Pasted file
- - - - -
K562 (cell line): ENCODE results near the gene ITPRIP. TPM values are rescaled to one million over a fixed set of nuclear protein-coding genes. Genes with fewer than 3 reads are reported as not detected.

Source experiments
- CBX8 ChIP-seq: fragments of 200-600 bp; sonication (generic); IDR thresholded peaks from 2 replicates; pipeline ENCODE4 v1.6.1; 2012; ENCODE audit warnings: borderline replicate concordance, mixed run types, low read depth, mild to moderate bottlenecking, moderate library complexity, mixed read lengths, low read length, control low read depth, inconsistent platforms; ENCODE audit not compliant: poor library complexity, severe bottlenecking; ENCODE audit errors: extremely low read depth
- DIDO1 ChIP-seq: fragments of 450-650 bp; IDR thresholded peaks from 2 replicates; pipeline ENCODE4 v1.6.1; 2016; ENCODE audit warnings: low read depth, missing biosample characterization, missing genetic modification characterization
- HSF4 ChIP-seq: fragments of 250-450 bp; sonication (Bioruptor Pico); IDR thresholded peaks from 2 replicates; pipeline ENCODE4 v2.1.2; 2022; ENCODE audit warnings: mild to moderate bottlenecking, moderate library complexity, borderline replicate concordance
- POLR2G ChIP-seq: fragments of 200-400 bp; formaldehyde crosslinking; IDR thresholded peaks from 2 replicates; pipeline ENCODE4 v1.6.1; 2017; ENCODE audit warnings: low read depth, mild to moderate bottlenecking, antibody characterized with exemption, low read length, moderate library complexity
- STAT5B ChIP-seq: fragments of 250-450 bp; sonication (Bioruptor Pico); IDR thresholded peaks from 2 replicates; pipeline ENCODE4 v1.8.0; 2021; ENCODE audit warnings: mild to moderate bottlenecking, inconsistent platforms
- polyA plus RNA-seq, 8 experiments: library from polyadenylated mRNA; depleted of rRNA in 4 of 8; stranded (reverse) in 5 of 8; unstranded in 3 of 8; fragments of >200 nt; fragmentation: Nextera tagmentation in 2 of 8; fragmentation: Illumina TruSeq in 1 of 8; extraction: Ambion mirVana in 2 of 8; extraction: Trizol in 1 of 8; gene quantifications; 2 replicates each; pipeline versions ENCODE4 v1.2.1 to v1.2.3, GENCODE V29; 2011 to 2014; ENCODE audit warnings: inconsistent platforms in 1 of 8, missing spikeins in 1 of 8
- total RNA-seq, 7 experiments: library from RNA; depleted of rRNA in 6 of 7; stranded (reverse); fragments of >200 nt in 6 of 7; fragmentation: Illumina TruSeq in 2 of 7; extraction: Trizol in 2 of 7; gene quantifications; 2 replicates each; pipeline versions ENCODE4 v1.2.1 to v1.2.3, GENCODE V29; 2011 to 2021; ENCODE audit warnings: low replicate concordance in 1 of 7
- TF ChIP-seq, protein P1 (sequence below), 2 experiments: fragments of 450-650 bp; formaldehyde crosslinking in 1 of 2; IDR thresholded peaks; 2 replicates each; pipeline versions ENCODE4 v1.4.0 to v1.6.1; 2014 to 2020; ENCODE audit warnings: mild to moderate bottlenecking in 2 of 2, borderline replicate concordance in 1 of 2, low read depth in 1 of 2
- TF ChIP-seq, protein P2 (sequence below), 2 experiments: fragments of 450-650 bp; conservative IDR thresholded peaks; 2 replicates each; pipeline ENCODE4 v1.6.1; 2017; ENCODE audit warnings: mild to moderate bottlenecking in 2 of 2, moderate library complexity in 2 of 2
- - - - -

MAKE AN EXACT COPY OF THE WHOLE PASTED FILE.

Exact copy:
K562 (cell line): ENCODE results near the gene ITPRIP. TPM values are rescaled to one million over a fixed set of nuclear protein-coding genes. Genes with fewer than 3 reads are reported as not detected.

Source experiments
- CBX8 ChIP-seq: fragments of 200-600 bp; sonication (generic); IDR thresholded peaks from 2 replicates; pipeline ENCODE4 v1.6.1; 2012; ENCODE audit warnings: borderline replicate concordance, mixed run types, low read depth, mild to moderate bottlenecking, moderate library complexity, mixed read lengths, low read length, control low read depth, inconsistent platforms; ENCODE audit not compliant: poor library complexity, severe bottlenecking; ENCODE audit errors: extremely low read depth
- DIDO1 ChIP-seq: fragments of 450-650 bp; IDR thresholded peaks from 2 replicates; pipeline ENCODE4 v1.6.1; 2016; ENCODE audit warnings: low read depth, missing biosample characterization, missing genetic modification characterization
- HSF4 ChIP-seq: fragments of 250-450 bp; sonication (Bioruptor Pico); IDR thresholded peaks from 2 replicates; pipeline ENCODE4 v2.1.2; 2022; ENCODE audit warnings: mild to moderate bottlenecking, moderate library complexity, borderline replicate concordance
- POLR2G ChIP-seq: fragments of 200-400 bp; formaldehyde crosslinking; IDR thresholded peaks from 2 replicates; pipeline ENCODE4 v1.6.1; 2017; ENCODE audit warnings: low read depth, mild to moderate bottlenecking, antibody characterized with exemption, low read length, moderate library complexity
- STAT5B ChIP-seq: fragments of 250-450 bp; sonication (Bioruptor Pico); IDR thresholded peaks from 2 replicates; pipeline ENCODE4 v1.8.0; 2021; ENCODE audit warnings: mild to moderate bottlenecking, inconsistent platforms
- polyA plus RNA-seq, 8 experiments: library from polyadenylated mRNA; depleted of rRNA in 4 of 8; stranded (reverse) in 5 of 8; unstranded in 3 of 8; fragments of >200 nt; fragmentation: Nextera tagmentation in 2 of 8; fragmentation: Illumina TruSeq in 1 of 8; extraction: Ambion mirVana in 2 of 8; extraction: Trizol in 1 of 8; gene quantifications; 2 replicates each; pipeline versions ENCODE4 v1.2.1 to v1.2.3, GENCODE V29; 2011 to 2014; ENCODE audit warnings: inconsistent platforms in 1 of 8, missing spikeins in 1 of 8
- total RNA-seq, 7 experiments: library from RNA; depleted of rRNA in 6 of 7; stranded (reverse); fragments of >200 nt in 6 of 7; fragmentation: Illumina TruSeq in 2 of 7; extraction: Trizol in 2 of 7; gene quantifications; 2 replicates each; pipeline versions ENCODE4 v1.2.1 to v1.2.3, GENCODE V29; 2011 to 2021; ENCODE audit warnings: low replicate concordance in 1 of 7
- TF ChIP-seq, protein P1 (sequence below), 2 experiments: fragments of 450-650 bp; formaldehyde crosslinking in 1 of 2; IDR thresholded peaks; 2 replicates each; pipeline versions ENCODE4 v1.4.0 to v1.6.1; 2014 to 2020; ENCODE audit warnings: mild to moderate bottlenecking in 2 of 2, borderline replicate concordance in 1 of 2, low read depth in 1 of 2
- TF ChIP-seq, protein P2 (sequence below), 2 experiments: fragments of 450-650 bp; conservative IDR thresholded peaks; 2 replicates each; pipeline ENCODE4 v1.6.1; 2017; ENCODE audit warnings: mild to moderate bottlenecking in 2 of 2, moderate library complexity in 2 of 2